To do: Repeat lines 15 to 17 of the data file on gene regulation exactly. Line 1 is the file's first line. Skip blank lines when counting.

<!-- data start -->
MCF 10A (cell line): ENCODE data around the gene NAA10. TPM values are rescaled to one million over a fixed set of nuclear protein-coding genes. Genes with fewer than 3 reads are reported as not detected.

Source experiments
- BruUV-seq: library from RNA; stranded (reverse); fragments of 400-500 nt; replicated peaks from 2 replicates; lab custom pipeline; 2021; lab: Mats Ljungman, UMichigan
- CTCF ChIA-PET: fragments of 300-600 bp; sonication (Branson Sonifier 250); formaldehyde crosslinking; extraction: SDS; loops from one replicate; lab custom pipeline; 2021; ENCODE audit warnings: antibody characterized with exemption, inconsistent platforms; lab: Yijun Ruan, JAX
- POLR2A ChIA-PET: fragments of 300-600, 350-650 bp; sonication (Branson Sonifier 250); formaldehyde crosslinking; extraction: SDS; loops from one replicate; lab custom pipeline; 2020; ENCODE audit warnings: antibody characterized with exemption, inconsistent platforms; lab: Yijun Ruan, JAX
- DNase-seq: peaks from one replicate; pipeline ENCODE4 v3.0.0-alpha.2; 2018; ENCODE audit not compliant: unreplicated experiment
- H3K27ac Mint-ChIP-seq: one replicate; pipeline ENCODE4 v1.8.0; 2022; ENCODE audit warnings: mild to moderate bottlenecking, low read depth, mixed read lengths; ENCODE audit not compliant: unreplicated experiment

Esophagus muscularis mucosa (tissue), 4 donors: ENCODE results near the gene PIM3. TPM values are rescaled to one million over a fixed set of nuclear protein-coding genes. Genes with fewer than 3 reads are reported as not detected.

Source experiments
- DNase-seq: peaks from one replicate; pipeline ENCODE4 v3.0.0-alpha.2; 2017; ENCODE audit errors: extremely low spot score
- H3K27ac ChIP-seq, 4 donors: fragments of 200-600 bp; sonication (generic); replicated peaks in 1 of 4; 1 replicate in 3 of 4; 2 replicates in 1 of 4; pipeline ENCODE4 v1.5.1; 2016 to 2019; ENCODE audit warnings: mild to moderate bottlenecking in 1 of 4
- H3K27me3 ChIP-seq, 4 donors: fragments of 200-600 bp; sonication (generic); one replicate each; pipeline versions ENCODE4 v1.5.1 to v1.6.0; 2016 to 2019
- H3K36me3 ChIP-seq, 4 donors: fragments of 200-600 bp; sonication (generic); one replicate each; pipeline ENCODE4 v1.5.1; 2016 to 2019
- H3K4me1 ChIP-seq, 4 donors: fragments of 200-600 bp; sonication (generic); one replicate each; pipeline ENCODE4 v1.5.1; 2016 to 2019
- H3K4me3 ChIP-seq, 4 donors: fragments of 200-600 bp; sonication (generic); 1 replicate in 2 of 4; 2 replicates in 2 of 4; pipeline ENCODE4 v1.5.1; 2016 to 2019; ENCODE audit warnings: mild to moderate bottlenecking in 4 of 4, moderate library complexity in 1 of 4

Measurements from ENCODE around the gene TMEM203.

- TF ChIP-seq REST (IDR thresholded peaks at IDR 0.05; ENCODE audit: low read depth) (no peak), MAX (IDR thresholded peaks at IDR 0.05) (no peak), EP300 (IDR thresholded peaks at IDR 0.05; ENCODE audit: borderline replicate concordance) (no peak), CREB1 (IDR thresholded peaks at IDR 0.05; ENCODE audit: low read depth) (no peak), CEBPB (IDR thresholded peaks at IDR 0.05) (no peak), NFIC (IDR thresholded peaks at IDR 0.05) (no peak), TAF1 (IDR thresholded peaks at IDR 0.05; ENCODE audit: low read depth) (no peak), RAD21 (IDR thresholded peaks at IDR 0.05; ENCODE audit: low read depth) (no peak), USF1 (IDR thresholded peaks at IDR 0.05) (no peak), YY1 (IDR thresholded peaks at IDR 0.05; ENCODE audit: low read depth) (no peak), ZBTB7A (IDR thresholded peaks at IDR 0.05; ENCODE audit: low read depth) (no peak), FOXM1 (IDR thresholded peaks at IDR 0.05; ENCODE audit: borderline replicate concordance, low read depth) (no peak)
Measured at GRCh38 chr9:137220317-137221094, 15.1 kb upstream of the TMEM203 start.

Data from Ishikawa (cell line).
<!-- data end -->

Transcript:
- H3K4me3 ChIP-seq, 4 donors: fragments of 200-600 bp; sonication (generic); 1 replicate in 2 of 4; 2 replicates in 2 of 4; pipeline ENCODE4 v1.5.1; 2016 to 2019; ENCODE audit warnings: mild to moderate bottlenecking in 4 of 4, moderate library complexity in 1 of 4

Measurements from ENCODE around the gene TMEM203.

- TF ChIP-seq REST (IDR thresholded peaks at IDR 0.05; ENCODE audit: low read depth) (no peak), MAX (IDR thresholded peaks at IDR 0.05) (no peak), EP300 (IDR thresholded peaks at IDR 0.05; ENCODE audit: borderline replicate concordance) (no peak), CREB1 (IDR thresholded peaks at IDR 0.05; ENCODE audit: low read depth) (no peak), CEBPB (IDR thresholded peaks at IDR 0.05) (no peak), NFIC (IDR thresholded peaks at IDR 0.05) (no peak), TAF1 (IDR thresholded peaks at IDR 0.05; ENCODE audit: low read depth) (no peak), RAD21 (IDR thresholded peaks at IDR 0.05; ENCODE audit: low read depth) (no peak), USF1 (IDR thresholded peaks at IDR 0.05) (no peak), YY1 (IDR thresholded peaks at IDR 0.05; ENCODE audit: low read depth) (no peak), ZBTB7A (IDR thresholded peaks at IDR 0.05; ENCODE audit: low read depth) (no peak), FOXM1 (IDR thresholded peaks at IDR 0.05; ENCODE audit: borderline replicate concordance, low read depth) (no peak)